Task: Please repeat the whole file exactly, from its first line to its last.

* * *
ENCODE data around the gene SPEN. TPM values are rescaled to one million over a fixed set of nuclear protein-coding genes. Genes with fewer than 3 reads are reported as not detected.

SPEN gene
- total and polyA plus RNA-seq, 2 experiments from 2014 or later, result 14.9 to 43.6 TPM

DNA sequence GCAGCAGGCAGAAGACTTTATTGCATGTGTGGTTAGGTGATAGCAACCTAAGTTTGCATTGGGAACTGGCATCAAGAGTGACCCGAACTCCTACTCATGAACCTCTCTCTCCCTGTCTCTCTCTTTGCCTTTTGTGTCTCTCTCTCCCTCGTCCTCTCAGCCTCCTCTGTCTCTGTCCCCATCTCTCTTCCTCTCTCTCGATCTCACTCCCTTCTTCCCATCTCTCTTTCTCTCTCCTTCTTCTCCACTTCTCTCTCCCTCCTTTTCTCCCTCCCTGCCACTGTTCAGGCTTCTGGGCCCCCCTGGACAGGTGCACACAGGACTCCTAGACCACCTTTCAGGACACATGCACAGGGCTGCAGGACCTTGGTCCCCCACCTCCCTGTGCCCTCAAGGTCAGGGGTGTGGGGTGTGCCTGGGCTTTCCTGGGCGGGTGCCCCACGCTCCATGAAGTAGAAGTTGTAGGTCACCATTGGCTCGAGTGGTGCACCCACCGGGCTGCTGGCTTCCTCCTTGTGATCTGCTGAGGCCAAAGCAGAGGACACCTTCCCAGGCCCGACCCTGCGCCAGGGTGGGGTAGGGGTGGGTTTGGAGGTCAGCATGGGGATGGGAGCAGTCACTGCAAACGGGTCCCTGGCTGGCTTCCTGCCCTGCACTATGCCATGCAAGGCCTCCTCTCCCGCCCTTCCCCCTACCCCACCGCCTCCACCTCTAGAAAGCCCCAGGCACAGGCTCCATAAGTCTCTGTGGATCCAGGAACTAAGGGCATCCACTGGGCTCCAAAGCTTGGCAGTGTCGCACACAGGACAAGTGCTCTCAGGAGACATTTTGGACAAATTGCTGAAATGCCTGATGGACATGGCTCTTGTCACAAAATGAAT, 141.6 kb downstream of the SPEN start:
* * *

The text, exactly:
ENCODE data around the gene SPEN. TPM values are rescaled to one million over a fixed set of nuclear protein-coding genes. Genes with fewer than 3 reads are reported as not detected.

SPEN gene
- total and polyA plus RNA-seq, 2 experiments from 2014 or later, result 14.9 to 43.6 TPM

DNA sequence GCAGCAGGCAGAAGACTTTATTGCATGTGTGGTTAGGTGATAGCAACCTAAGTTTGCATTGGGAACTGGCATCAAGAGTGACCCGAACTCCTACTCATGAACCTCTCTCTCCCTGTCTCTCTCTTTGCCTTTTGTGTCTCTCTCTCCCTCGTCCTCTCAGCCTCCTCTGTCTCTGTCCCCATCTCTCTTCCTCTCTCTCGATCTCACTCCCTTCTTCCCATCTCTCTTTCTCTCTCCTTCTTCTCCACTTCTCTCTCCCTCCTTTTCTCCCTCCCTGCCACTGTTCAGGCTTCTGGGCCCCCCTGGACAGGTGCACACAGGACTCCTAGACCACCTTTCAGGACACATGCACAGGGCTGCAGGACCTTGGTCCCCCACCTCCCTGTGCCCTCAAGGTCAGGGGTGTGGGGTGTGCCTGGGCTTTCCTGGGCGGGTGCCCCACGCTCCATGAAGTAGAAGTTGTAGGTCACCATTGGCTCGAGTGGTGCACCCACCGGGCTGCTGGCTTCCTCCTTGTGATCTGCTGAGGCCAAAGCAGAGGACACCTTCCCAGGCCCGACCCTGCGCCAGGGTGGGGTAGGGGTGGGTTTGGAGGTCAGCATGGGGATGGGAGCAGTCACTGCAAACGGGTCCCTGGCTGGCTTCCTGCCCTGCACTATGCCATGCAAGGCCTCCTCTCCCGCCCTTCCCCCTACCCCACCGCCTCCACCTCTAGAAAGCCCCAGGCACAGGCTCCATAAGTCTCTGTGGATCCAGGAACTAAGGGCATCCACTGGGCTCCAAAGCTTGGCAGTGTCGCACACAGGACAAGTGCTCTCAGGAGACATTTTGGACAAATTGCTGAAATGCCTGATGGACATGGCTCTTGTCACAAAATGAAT, 141.6 kb downstream of the SPEN start: